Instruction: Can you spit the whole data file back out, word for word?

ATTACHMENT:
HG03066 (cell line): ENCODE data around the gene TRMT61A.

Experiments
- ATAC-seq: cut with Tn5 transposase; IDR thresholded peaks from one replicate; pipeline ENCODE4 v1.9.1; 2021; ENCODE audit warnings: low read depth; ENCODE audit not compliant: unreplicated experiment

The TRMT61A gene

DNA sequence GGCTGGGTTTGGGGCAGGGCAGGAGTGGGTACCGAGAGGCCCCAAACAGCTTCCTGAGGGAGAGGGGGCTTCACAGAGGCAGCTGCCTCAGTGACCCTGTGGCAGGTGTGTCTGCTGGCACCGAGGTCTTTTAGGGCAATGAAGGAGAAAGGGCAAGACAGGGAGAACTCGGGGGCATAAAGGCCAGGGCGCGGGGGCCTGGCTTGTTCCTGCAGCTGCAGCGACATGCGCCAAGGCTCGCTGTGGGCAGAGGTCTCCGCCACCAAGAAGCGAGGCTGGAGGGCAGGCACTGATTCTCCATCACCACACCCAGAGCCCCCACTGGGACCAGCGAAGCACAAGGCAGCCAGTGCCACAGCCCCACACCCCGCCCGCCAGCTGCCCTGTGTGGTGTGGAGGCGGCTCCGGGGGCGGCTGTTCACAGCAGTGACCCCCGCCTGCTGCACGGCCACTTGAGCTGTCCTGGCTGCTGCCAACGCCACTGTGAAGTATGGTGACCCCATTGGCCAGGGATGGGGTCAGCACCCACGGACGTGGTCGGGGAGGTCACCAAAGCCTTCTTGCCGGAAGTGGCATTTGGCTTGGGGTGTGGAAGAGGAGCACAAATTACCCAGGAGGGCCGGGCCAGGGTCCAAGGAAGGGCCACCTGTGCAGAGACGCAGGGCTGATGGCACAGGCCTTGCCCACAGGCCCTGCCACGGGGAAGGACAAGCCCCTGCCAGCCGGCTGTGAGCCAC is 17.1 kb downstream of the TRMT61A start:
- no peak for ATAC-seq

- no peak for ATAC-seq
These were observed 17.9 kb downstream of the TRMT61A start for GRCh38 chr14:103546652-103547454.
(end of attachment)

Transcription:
HG03066 (cell line): ENCODE data around the gene TRMT61A.

Experiments
- ATAC-seq: cut with Tn5 transposase; IDR thresholded peaks from one replicate; pipeline ENCODE4 v1.9.1; 2021; ENCODE audit warnings: low read depth; ENCODE audit not compliant: unreplicated experiment

The TRMT61A gene

DNA sequence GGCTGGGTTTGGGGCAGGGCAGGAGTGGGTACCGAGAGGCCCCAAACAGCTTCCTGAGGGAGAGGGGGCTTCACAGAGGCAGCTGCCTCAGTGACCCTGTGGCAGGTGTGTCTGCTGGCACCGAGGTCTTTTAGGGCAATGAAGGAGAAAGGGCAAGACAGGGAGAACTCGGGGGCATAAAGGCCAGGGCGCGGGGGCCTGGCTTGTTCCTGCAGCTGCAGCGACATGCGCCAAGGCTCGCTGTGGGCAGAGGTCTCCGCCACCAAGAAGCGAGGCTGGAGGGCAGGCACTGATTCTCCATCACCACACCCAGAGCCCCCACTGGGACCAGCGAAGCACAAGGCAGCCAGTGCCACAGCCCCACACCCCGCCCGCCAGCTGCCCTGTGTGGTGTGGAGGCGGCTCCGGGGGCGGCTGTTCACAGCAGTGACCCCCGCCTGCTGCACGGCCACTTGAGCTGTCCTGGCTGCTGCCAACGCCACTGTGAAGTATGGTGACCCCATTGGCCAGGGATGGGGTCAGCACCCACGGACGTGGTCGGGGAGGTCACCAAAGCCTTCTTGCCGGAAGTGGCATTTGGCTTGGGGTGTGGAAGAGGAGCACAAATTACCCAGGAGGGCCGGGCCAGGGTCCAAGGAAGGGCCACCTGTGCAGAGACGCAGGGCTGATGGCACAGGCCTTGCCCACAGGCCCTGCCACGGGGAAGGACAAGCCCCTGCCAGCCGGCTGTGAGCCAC is 17.1 kb downstream of the TRMT61A start:
- no peak for ATAC-seq

- no peak for ATAC-seq
These were observed 17.9 kb downstream of the TRMT61A start for GRCh38 chr14:103546652-103547454.